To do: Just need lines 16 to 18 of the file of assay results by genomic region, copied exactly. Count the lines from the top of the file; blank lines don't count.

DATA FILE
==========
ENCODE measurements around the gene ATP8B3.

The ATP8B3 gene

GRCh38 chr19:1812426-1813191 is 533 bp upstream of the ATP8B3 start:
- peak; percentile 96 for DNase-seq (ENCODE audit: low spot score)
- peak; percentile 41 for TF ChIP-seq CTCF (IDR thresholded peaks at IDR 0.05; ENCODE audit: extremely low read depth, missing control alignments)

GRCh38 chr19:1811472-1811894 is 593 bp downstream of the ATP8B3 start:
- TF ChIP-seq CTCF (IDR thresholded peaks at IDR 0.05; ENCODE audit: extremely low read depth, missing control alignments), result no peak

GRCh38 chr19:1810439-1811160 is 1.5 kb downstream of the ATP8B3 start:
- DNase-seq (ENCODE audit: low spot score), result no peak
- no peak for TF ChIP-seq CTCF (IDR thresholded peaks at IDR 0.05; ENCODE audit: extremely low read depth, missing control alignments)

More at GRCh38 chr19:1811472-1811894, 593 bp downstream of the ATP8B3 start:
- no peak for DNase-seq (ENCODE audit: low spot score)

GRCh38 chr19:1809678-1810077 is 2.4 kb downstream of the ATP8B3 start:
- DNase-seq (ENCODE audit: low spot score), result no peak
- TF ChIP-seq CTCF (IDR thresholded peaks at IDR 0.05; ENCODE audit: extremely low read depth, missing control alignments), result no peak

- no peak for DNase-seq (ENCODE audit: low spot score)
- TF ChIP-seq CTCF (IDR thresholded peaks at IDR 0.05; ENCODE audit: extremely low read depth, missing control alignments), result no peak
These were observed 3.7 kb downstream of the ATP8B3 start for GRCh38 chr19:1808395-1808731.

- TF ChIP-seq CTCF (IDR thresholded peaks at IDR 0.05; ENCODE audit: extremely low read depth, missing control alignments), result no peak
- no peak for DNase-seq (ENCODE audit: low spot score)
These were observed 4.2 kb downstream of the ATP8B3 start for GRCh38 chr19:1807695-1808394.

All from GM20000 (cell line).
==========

- no peak for DNase-seq (ENCODE audit: low spot score)
- TF ChIP-seq CTCF (IDR thresholded peaks at IDR 0.05; ENCODE audit: extremely low read depth, missing control alignments), result no peak
These were observed 3.7 kb downstream of the ATP8B3 start for GRCh38 chr19:1808395-1808731.